UPSTREAM solar photovoltaic suppliers will see a year of intense consolidation in 2013, as the industry is buffeted by rapidly falling prices, mounting losses and massive operational costs.
IHS iSuppli’s predictions indicate that by the end of 2013, the global number of companies participating directly in the manufacturing of PV solar panels, from polysilicon manufacturing through module assembly, will be just 150, down from 2012’s 500.
According to Mike Sheppard, senior photovoltaics analyst with IHS, even the word “consolidation” is an understatement for the shakeup which will occur this year.
“Most upstream PV supply operations will simply cease to exist, rather than being acquired by other companies,” Sheppard said. “Most of these suppliers actually have already stopped production—and will never restart.”
At particular risk of shutting down are integrated suppliers that manufacture PV polysilicon, ingots, wafers and cells to offer complete solutions. Second- and third-tier suppliers of crystalline silicon (c-Si) polysilicon, ingots, wafers, and cells also will struggle to stay afloat.
IHS claims smaller thin-film cell providers likewise will face low sales and limited market sizes, putting them on the endangered list.
Many integrated suppliers in China who have spent a lot of money (or are thinking of spending a lot of money) on building integrated facilities will shut down, since a glut in supply will see their factories underutilised.
While the Chinese government may attempt to continue propping up the industry, it is unlikely that it will support all the suppliers. So with the exception of a few, most suppliers will dissolve.
With panel prices still dropping, low-cost players will dominate the market. Upstream second- and third-tier suppliers of polysilicon, ingots, wafers and cells will struggle to survive the year in markets that do not have local-content requirements. Their struggle will not be sustainable.
For second-tier module manufacturers, the key to surviving in 2013 will be establishing and maintaining strong relationships with downstream players in the emerging markets. They will need to be nimbler than top tier manufacturers.
Given the price drops, thin-film module manufacturers will be in a similar situation, especially if their products do not remain competitive with crystalline panels.
IHS analysis indicates that even though the consolidation will benefit remaining players in the market, the weak market conditions underlying the problem means even surviving companies at the end of 2013 will still be in a difficult position.
An extensive whitepaper presenting IHS’s top 10 predictions for the solar industry in 2013 can be downloaded here.
Tindo Solar’s Richard Inwood said Chinese manufacturers will be most impacted by the changes predicted by IHS, and differentiation is the key to survival.
“If they are manufacturing to a model or standard that the vast majority of manufacturers are, then they are competing for the same markets,” Inwood pointed out.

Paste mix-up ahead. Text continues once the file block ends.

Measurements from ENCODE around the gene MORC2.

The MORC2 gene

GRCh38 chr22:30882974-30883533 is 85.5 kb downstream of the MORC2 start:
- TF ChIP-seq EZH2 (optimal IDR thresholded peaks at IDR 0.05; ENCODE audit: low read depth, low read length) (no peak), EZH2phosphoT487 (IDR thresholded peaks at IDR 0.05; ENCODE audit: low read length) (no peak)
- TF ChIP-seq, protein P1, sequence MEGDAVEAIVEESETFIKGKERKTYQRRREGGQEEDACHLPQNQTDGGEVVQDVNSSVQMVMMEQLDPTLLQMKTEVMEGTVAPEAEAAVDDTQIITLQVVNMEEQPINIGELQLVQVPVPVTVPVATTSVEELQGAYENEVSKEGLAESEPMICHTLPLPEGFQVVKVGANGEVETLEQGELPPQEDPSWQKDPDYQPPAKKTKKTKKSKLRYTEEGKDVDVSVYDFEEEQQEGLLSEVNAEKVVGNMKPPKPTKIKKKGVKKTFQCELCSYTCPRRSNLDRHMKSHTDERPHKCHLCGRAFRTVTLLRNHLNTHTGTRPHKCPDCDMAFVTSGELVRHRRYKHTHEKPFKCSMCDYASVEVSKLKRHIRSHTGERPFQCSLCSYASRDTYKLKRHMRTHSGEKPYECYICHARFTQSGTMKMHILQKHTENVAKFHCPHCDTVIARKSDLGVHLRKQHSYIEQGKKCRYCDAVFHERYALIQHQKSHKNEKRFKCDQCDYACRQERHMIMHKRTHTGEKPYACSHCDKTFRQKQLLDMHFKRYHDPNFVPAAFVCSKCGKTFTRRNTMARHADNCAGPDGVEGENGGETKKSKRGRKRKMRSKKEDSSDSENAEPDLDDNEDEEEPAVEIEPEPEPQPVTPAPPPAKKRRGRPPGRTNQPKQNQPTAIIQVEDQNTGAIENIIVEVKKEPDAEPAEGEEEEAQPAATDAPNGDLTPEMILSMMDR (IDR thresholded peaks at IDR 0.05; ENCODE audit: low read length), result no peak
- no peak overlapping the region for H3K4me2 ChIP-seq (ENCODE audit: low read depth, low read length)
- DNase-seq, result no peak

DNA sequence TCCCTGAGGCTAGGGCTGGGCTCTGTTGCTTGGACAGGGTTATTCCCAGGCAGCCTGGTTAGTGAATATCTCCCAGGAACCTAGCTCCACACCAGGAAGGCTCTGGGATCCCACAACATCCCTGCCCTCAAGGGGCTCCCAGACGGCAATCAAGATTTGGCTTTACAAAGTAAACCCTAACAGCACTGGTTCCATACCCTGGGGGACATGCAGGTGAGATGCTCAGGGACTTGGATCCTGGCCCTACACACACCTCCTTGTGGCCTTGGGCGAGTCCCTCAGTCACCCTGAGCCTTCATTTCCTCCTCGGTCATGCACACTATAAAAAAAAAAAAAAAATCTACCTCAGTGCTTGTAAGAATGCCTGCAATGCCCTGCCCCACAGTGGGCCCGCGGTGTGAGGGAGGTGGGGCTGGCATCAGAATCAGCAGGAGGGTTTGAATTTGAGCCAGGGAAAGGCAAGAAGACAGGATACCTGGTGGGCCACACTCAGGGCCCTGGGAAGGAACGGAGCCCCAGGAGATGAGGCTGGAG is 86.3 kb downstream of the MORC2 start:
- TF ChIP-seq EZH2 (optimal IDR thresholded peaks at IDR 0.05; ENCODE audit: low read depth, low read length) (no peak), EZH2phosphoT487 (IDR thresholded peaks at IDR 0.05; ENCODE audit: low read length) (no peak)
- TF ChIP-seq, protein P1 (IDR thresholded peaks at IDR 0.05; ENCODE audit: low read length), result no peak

Tindo Solar is Australia’s sole photovoltaic manufacturer. Points of differences for the company include the fact that they provide an AC module as opposed to a DC module, and a focus on high quality materials, systems and processes.
According to Inwood, there is a healthy segment of the market which seeks high-end, high quality and innovative products, and automation also keeps overhead costs down to yield an acceptable margin.
“I don’t think a single one of [Chinese manufacturers] has made a profit in the last two years,” Inwood said.
He claimed the downward spiral in panel prices is due largely to intervention by Chinese local governments.
“Chinese local governments have underpinned Chinese manufacturers with $242 billion in the last two years,” Inwood told Electronics News. “That’s allowed them to be clumsy manufacturers. That’s allowed them to get away for over two years without making a profit. That is clearly going to end, because the various governments around China are saying ‘no more’.”
Additional pressure on low-cost manufacturers in China comes as a result of various countries closing their doors to product dumping, including the US, EU and India.
“They will soon be unable to dump into [Australia], at under the cost of manufacturing. We know 80 cents a watt is the bare minimum to make a panel, and they are dropping it here at 40-45 cents a watt. That sort of nonsense cannot go on,” Inwood said.
Inwood says the government’s termination of feed in tariffs and other programs which assisted the solar sector has resulted in an industry which can stand on its own two feet. The cost of electricity will be fundamental to having a healthy and competitive industry.
“Once you have electricity at around 27 to 30 cents a kilowatt, and you get payback in under 7 years, industry will stand on its own quite well.”
However, the Australian government needs to do more to regulate the standard of panels being imported, because manufacturers are continuing to cut costs, and it’s only a matter of time before a poor quality panel causes a fire, sparking concerns and panic over the safety of solar panels and affecting the entire market.